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Tuesday, October 24, 2017

Apparel fibre prices – no fibre is an island.

By Andrew Woods  |  Source: AWEX, RBA, PCI Wood MacKenzie, Cotlook

Key points

  • Apparel fibres have varying relationships with complimentary and competing fibres.
  • Relationships between fibres are complicated by changes to the demand and supply sides.
  • When contemplating fibre prices, the performance of allied fibres needs to be considered, as no fibre is independent of the general mix of fibre markets.


2017-10-24 Wool Fig 1

2017-10-24 Wool Fig 2

Apparel fibre prices operate in a mix of markets with relationships which vary with time due to changes in supply and or demand. As an example, the cotton industry worries when polyester is cheap as the potential to steal market share is greater. This article takes a look at a couple of different aspects of apparel fibre price relationships.

In August, Mecardo showed that merino combing prices were expensive in relation to acrylic fibre and cotton prices. The price percentile used to compare the different fibres were in US dollar terms, as it is useful to look at price levels from the perspective of the majority of the buy side of the market. Wool prices can get out of position with the general level of apparel fibres but ultimately they will work their way back into position.

Earlier this month Mecardo showed that broad crossbred prices had fallen compared to year earlier levels. Figure 1 compares the price for Angora (~31 micron) and the 30 MPG in US dollar terms from 1998 onwards. The 30 MPG price is shown on the right hand scale and the Angora price on the left hand scale. While the two fibres have markedly different price levels, the two series have followed each other quite closely during the past 20 years.

Wool prices tend to outperform other fibres in the 2002-2003 period when wool went through one of its standard post stockpile price cycles, and the 30 MPG in relation to Angora is no exception. Since the middle of 2016 the Angora price has steadied after falling from late 2014. A steady Angora price is a good sign for the 30 MPG in terms of limiting the scope for downside.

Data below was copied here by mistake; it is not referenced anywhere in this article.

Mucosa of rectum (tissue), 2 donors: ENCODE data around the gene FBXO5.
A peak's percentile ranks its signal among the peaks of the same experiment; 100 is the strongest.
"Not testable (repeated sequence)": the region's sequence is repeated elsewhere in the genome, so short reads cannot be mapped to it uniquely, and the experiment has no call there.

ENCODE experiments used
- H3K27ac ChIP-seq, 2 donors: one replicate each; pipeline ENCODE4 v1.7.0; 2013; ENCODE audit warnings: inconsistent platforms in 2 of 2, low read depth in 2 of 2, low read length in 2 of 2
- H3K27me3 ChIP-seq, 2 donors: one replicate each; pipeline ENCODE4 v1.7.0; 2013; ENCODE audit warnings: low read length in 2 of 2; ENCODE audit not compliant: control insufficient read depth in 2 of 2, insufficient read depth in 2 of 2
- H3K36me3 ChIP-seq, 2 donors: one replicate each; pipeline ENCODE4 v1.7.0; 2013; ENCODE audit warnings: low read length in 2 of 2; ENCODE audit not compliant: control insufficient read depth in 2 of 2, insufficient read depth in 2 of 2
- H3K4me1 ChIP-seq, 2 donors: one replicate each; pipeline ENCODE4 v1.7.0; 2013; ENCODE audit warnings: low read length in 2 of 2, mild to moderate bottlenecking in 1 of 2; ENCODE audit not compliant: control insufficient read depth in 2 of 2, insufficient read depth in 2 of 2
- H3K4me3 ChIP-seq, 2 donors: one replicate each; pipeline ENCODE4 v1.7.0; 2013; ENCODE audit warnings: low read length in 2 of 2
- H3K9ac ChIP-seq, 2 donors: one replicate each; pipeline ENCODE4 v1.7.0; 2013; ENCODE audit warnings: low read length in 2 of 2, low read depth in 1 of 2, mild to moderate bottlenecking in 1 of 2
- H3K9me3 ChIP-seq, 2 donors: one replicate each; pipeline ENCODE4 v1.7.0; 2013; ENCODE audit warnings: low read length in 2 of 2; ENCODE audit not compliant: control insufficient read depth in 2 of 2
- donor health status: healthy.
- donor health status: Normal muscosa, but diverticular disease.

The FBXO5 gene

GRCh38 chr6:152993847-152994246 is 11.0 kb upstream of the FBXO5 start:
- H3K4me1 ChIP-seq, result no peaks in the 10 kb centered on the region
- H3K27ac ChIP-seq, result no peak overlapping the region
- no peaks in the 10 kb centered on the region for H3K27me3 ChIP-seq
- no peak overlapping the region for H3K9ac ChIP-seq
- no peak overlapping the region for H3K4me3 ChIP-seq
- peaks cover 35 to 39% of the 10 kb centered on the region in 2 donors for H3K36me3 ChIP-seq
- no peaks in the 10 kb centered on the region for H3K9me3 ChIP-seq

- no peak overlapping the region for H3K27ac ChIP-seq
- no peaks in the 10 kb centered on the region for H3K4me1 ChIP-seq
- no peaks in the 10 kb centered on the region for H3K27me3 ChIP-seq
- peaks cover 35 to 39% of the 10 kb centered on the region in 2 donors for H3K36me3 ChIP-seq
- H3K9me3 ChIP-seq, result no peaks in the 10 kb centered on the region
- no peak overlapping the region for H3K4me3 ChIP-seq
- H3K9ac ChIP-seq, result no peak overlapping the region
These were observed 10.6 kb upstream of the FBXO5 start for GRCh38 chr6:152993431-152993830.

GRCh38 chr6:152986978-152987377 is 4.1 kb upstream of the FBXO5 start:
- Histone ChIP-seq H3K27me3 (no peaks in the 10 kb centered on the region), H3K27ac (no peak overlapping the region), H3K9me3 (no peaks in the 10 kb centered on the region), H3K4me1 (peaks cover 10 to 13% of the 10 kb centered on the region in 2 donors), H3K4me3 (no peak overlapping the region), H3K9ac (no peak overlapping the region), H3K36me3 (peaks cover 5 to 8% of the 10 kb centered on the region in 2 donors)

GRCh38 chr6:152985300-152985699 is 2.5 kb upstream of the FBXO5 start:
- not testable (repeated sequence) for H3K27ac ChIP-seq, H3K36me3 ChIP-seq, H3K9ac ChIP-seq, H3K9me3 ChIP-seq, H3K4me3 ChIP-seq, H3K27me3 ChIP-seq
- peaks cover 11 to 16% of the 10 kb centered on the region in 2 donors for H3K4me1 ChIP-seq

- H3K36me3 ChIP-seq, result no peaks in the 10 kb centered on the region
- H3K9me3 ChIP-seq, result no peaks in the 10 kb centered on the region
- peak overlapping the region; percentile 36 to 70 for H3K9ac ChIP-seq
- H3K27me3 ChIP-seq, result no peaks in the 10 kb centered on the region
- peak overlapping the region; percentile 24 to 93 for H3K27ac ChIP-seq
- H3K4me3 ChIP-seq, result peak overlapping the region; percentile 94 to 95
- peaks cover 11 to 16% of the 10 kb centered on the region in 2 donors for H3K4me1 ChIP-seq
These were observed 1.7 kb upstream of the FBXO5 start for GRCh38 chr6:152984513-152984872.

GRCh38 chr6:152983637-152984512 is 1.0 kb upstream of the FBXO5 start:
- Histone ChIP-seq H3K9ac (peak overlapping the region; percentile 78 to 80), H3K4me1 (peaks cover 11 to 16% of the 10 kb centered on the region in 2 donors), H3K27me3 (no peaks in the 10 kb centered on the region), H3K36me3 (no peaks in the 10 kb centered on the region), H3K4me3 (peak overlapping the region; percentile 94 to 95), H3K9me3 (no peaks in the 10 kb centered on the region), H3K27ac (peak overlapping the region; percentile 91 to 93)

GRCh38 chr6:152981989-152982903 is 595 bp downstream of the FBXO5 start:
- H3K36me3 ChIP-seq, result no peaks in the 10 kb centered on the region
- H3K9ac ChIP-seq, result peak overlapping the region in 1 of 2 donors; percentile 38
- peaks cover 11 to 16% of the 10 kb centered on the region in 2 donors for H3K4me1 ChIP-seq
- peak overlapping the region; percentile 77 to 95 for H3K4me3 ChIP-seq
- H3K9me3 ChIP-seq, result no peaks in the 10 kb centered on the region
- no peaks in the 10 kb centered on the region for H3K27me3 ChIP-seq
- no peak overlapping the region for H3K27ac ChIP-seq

The second comparison shown in the article in Figure 2 is the Merino Cardings indicator and the 22 MPG, in US dollar terms from 1960 onwards. The difference between these two indicators is primarily length (one is combing – long, and one is carding length - short). For most of the past 57 years the two series have followed each other (at different price levels) through the trends and cycles of the greasy wool market. However in 2014, the 22 MPG weakened (into 2015) while the MC started to strengthen. Since then the MC has risen to trade at levels above the 2011 highs, in US dollar terms. The standard reporting we see of the MC and MPGs is in Australian dollar terms, which has been boosted by the falling Australian dollar from above parity to the US dollar in 2011 to around US70 cents in late 2015.

Cardings prices have been the best performing apparel fibre prices in recent years, with merino locks selling for up to 1400 cents clean last week at auction. Historical price relationships say cardings are expensive in any way you wish to dice the data. Time will tell whether this view is correct or the world of cardings has changed.

What does this mean?

The first point to make is that no fibre “is an island” which means all fibre prices need to be viewed in the context of competing and complimentary fibre prices. With this in mind the steadying of angora quotes fits with the view that broad crossbred prices are finding a base. Merino cardings prices, which have been the star fibre in recent years, continue to challenge their old relationship to combing prices. It would be nice to see some good research on why this is the case.  History says cardings are out of position, time will tell us whether this is so or not.

Mecardo information is provided to assist in your marketing decisions. It contains a range of data and views on the current market. It is not intended to constitute advice for a specific purpose. Before taking any action in relation to information contained within this report, you should seek advice from a qualified professional. The information is obtained from a variety of sources and neither Mecardo nor Ag Concepts Advisory will be held liable for any loss or damage whatsoever that may arise from the use of information or for any error or mis-statement contained in this report. 

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